The Syracuse University men’s basketball team announced that Hall of Fame head coach Jim Boeheim is out after 47 seasons and that longtime assistant Adrian Autry will take over the helm.
The team released a statement on Wednesday soon after SU suffered a 77-74 loss to Wake Forest in the Atlantic Coast Conference Tournament. There was no mention in the release that Boeheim is retiring.
Boeheim had left his future status in question and in the hands of the university in the postgame press conference.
The 78-year-old Boeheim exits after 35 NCAA Tournament appearances since taking over in 1976, including the 2003 national championship, and five Final Four trips.
Boeheim is credited with 1,015 career wins to officially rank second all-time in NCAA Division I, not including the 101 on-court victories vacated by the NCAA.
“I’ve just been so lucky to be able to coach at Syracuse, a place I love, a place I love to live, people keep wondering about that but maybe that’s a flaw I have,” said Boeheim, the 1966 graduate who began as a walk-on player at SU, after what proved to be his final game.
“But I’ve lived in Syracuse my whole life, and I’ll live there hopefully a long time into the future. I think it’s a great place. I think sometimes the negativity comes to the forefront, and that’s life, that’s there, but I’ve just been unbelievably fortunate to keep this job.”
Autry played for SU under Boeheim as a guard from 1990-94 and was hired as an assistant coach for the 2011-12 season.
“There have been very few stronger influences in my life than Syracuse University and Jim Boeheim,” Autry expressed in the team announcement. “They have both played such important roles and without either of them, I am certain I would not have this incredible opportunity before me.”
Boeheim, who was inducted into the Hall of Fame in 2005, played for the Orange from 1963-66 and was hired as a graduate assistant in 1969, promoted to assistant coach in 1972 and head coach four years later.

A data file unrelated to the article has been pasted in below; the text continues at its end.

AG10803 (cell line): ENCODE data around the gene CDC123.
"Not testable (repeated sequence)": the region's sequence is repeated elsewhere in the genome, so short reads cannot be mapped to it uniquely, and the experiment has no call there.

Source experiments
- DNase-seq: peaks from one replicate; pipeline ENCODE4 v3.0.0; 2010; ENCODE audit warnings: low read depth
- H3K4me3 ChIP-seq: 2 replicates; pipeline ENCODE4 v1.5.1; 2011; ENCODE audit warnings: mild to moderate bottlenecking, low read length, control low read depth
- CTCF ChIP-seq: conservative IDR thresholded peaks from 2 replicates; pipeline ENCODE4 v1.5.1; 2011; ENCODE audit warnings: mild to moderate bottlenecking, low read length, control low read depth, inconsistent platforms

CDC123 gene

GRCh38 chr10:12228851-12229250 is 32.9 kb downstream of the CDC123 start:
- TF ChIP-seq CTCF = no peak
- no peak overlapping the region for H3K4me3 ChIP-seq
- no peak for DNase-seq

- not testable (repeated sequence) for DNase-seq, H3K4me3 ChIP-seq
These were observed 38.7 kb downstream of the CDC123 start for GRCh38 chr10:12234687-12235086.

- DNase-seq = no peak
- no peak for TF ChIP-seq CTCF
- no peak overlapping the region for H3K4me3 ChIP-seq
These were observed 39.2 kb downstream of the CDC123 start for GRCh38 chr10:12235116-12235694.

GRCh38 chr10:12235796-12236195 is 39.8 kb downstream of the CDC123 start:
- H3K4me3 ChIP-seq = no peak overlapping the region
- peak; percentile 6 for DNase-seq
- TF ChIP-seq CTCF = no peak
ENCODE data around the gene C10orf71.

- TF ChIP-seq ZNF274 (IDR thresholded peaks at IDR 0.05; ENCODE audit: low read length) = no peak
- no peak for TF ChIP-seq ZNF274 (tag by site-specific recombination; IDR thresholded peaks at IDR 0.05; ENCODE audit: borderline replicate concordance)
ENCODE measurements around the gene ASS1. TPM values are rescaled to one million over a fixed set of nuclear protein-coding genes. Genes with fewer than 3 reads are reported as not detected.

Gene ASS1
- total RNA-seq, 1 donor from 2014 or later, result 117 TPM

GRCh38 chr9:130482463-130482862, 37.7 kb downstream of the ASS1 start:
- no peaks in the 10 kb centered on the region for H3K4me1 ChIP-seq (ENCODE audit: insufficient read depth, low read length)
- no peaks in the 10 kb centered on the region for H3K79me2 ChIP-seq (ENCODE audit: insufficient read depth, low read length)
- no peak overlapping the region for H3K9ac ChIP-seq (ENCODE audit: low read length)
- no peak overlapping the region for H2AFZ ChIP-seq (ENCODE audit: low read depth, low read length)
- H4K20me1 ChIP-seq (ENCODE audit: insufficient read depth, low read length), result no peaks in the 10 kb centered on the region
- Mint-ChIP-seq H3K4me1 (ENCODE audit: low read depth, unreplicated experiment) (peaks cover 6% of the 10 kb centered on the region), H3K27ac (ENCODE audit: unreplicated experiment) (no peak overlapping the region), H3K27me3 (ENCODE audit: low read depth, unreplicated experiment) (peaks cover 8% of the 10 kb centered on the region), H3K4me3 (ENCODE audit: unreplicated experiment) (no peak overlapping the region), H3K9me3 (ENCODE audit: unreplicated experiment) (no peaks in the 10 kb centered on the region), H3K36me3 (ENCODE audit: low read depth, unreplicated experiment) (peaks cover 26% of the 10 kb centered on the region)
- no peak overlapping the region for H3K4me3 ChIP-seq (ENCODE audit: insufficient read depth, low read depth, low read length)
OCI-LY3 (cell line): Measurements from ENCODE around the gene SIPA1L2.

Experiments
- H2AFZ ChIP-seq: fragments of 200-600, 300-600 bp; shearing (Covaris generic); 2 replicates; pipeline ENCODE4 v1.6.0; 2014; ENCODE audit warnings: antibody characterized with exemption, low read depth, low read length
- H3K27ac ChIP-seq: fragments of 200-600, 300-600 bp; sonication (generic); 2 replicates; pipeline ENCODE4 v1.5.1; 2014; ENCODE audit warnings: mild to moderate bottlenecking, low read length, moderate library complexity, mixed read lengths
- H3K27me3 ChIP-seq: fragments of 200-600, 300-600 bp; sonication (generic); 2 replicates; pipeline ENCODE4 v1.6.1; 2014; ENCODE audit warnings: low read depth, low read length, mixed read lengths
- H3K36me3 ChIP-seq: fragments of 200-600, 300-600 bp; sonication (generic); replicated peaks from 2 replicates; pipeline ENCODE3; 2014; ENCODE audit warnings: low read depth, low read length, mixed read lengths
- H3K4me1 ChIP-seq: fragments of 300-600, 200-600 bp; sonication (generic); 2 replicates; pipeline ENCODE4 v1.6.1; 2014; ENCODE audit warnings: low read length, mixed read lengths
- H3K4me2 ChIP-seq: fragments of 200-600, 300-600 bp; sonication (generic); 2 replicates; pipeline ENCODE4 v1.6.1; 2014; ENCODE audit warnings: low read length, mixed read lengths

In his postgame press conference Wednesday, Boeheim declined to definitively state his intentions moving forward but left it up to the university and was reflective in tone.
He referenced recent ACC coaches that stepped down — Duke’s Mike Krzyzewski, North Carolina’s Roy Williams, and Mike Brey, who is leaving Notre Dame after the season — returning to work in different roles at their respective programs and said he hoped to eventually talk with SU on the topic.
Boeheim said he was initially undecided on returning for this past season but wanted to fulfill promises made to his six-player freshman class that he’d be their coach during the recruiting process.
“Mike Brey is thrilled that he was at Notre Dame for 23 years, he’s a puppy,” Boeheim said afterward. “I’ve had 47 years. I got to coach my sons. Two years ago we were in the Sweet 16, and last year I got to coach my sons, we had a great team. I loved that team, if Jesse (Edwards) hadn’t gotten hurt, would have obviously done better, but that happens.”
Autry has worked most closely with SU forwards during his 11 seasons on the coaching staff and has long been a key aid to Boeheim in recruiting.
“I have spent much of my time in the game of basketball learning from Jim and am so grateful to him for preparing me to carry on the winning tradition that is Orange basketball,” Autry expressed in the team statement. “It’s hard to imagine a world without him on the bench, but together with our coaches, student-athletes and fans, we will build on decades of success as a winning program.”
Syracuse athletic director John Wildhack and chancellor Kent Syverud each commended Boeheim for building SU into a national power in the statement announcing his departure.
“Jim has invested and dedicated the majority of his life to building this program, cultivating generations of student-athletes and representing his alma mater with pride and distinction,” Syverud stated. “I extend my deep appreciation and gratitude to an alumnus who epitomizes what it means to be ‘Forever Orange.’”
Wildhack added: “Jim Boeheim is synonymous with excellence, grit, and determination. Jim is a rare breed of coach, building a program that is among the best in college basketball for nearly five decades. I am incredibly grateful for what he’s done.”
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